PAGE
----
Tuesday, May 21, 2013

Containing Powerful Emotions

By Laurie Epps

When you're in love, sometimes it's next to impossible to write. The only rubbish you can mumble out is, "I love you, I love you, I love you." What a boring story that makes for your readers. I have to often think of something else to write about, you can't write about love when you are in love. For me, that's next to impossible. But give me a good break-up and I can write about that for hours. Sometimes, the greatest tragedies in our lives makes for the best writing we have to offer.

There is a famous 1960s poet named Sylvia Plath. When I took Modern Poetry last semester, her words and beautiful use of colorful metaphors spoke to me on a profound level. But any fan of poetry will tell you, Plath's themes are anything but happy. Still, to her contemporaries, she is regarded as a powerful and prolific poet. After reading her work in class, I found out why.

For my own analysis, I wrote about her poem "Tulips" and later her poem "Lady Lazurus". That night, while toiling over my paper in Food for Thought on campus, I cried and cried.

Tulips especially spoke to me. In Plath's poem bearing the same name, the focal point of the poem is some bright red tulips against the backdrop of a stark white hospital room. Most analyze that her poem is talking about her resentment of her newborn. Conversely, I countered that she didn't resent her child, but instead loved her child. What I believed Plath resented was the compartmentalization of her role or place in society. But that wasn't what made me cry.

What made it so powerful for me, was the imagery. I'm a cancer survivor twice over. The first time, I had cervical cancer in 1993-1994. The second time was uterine. The words of her poem brought back memories ofI  being in the hospital room. I revisited my dark, and dismal days in the memory of my sickness.

To make matters worse, after reading the poems, I read her biography. You see, Plath committed suicide just months after these poems were written. The clues to her demise were all over her poetry. I couldn't help but identify with this young mother. I kept wondering why anyone didn't know of her despair or care.

Despite being desperately upset by Plath's poetry, it did inspire me to write about those dark times and encourage other people going in the trenches with their illness. There is life after cancer, and there is even life after divorce. Oh, and my paper? Well, just as you would suspect, it was a powerful paper too.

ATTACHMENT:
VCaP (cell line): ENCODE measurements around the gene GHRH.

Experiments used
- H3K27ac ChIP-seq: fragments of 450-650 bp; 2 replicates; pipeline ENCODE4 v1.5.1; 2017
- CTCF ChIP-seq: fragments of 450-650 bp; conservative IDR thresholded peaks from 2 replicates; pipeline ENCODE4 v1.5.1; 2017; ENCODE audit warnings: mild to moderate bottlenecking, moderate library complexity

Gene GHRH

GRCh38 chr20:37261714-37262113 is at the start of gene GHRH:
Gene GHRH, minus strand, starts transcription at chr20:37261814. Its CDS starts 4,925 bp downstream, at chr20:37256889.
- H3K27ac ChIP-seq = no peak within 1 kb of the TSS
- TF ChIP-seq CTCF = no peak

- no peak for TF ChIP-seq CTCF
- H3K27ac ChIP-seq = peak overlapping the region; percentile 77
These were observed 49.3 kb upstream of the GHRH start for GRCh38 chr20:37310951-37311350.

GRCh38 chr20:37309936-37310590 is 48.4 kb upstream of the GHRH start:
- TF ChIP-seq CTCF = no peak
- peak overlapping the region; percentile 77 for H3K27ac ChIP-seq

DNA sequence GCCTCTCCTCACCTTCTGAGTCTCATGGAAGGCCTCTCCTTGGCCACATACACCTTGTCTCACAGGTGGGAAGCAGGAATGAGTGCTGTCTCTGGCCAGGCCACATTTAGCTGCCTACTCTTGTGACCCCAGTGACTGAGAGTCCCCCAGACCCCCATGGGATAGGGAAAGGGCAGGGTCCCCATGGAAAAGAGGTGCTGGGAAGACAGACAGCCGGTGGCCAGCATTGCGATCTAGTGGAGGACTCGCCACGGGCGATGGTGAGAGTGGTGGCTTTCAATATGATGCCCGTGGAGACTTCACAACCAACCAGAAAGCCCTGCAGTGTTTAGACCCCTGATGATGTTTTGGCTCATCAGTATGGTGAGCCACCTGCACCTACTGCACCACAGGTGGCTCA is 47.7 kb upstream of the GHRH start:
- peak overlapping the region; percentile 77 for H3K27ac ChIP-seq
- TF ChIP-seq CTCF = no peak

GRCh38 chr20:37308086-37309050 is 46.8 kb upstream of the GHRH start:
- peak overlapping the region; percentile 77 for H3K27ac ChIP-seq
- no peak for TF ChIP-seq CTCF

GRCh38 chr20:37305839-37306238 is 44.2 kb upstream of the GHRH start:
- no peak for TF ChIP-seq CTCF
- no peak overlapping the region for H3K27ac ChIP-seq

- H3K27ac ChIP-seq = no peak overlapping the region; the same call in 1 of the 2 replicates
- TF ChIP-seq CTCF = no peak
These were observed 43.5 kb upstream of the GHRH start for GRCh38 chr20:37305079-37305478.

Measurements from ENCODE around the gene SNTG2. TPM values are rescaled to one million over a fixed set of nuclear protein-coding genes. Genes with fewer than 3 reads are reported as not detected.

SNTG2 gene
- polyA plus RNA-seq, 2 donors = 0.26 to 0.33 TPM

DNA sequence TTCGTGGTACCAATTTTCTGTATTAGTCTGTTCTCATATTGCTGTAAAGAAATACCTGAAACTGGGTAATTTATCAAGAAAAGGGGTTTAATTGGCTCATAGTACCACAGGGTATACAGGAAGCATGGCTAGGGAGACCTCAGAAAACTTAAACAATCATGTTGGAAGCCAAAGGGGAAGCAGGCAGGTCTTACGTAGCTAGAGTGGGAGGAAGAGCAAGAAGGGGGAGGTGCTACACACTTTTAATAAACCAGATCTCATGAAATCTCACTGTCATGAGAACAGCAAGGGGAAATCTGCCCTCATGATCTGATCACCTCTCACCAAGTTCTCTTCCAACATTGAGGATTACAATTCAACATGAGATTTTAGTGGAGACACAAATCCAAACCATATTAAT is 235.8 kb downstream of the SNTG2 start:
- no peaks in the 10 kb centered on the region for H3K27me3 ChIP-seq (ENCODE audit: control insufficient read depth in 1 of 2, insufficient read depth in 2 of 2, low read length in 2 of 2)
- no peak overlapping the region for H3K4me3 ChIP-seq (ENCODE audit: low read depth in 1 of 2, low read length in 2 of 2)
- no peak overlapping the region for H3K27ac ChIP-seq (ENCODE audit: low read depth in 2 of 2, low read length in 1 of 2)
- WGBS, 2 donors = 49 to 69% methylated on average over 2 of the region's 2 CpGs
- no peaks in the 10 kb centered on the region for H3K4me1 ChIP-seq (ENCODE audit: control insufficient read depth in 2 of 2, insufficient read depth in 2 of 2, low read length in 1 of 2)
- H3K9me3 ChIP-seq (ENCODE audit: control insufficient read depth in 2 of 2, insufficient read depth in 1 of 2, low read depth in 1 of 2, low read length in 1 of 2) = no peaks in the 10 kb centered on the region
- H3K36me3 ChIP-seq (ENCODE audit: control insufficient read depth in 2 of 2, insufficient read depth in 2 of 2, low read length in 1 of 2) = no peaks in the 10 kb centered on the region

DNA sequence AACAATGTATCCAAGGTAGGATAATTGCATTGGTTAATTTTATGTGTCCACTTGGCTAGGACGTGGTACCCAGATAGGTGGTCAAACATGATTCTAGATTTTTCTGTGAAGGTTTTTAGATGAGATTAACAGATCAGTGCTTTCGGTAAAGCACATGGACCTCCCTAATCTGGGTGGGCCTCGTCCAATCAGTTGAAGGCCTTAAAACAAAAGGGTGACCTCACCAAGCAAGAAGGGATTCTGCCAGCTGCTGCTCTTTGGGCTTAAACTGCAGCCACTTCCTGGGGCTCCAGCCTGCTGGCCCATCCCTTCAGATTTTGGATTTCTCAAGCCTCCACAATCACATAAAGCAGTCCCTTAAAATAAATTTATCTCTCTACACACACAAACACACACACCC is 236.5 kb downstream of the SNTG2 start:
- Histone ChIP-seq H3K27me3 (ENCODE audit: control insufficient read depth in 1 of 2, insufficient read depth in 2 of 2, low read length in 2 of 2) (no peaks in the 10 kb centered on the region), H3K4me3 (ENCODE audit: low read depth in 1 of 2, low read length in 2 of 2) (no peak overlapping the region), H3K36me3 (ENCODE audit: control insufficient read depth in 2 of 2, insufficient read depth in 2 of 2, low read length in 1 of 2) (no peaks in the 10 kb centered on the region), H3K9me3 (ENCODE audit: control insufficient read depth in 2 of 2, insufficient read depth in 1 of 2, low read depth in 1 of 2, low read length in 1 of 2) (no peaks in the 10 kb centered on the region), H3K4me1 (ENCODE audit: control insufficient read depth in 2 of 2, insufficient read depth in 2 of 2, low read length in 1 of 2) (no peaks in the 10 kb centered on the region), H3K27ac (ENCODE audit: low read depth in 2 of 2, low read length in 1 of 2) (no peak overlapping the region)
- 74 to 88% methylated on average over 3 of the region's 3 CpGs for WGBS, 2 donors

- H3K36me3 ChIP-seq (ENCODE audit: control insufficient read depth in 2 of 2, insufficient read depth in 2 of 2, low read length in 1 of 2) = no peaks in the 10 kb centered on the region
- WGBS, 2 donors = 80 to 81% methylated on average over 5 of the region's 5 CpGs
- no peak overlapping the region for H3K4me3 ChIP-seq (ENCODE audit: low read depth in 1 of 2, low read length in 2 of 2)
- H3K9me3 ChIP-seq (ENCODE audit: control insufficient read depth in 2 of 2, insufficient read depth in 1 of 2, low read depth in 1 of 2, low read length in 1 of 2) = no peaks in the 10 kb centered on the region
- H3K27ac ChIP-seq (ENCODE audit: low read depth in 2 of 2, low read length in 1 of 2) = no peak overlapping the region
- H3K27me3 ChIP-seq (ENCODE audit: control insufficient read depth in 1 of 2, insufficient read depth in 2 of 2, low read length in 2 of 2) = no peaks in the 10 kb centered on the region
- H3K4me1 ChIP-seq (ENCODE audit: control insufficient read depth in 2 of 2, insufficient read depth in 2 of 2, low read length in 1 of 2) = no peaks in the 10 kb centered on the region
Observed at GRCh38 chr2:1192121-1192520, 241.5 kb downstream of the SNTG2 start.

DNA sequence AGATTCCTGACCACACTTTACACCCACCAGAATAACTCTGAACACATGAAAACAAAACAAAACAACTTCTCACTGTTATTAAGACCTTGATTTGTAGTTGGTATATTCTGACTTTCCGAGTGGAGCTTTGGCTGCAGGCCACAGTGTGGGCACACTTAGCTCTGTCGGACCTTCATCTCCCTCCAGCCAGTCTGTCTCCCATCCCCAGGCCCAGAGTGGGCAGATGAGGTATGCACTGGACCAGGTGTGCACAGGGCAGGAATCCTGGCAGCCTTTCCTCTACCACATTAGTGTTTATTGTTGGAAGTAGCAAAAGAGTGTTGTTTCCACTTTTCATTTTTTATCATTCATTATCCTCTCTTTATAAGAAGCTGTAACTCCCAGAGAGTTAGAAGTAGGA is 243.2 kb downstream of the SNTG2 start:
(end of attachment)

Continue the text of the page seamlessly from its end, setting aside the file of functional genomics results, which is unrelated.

In Elizabeth Gilbert's book, Eat Pray Love, Gilbert states that ruin is a gift. This is especially true for us as writers. 

When did you use a tragedy, dark or sad moment to write, and write powerfully? Please tell us about it below. Join the conversation. The Write Conversation.

Laurie Epps is a non-fiction author, essayist, editor, and poet living in Anderson, South Carolina. A seeker of beauty, her is dream is to travel the world one day and tell their many stories. To read more of Laurie's stories visit her Monday Morning Book Club column dedicated to writers everywhere, or her Thoughtful Thursday column dedicated to the art of Poetry at: http://thewriteconversation.blogspot.com


  1. My boss died suddenly at the age of 39. I had grown to appreciate and respect him but I never told him. The pain of my regret drove me to write an article entitled "I Never Told Him." It reminds readers to say what needs to be said before it's too late. It's been reprinted several times so I know it strikes a chord.

  2. Yes it's true. Tragedy can bring forth some of life's most powerful metaphors. Not only can the reader imagine being there with you, but it also transfers great inspiration to those we could reach any other way. Keep the faith, and keep sharing life's stories. Thanks for stopping by.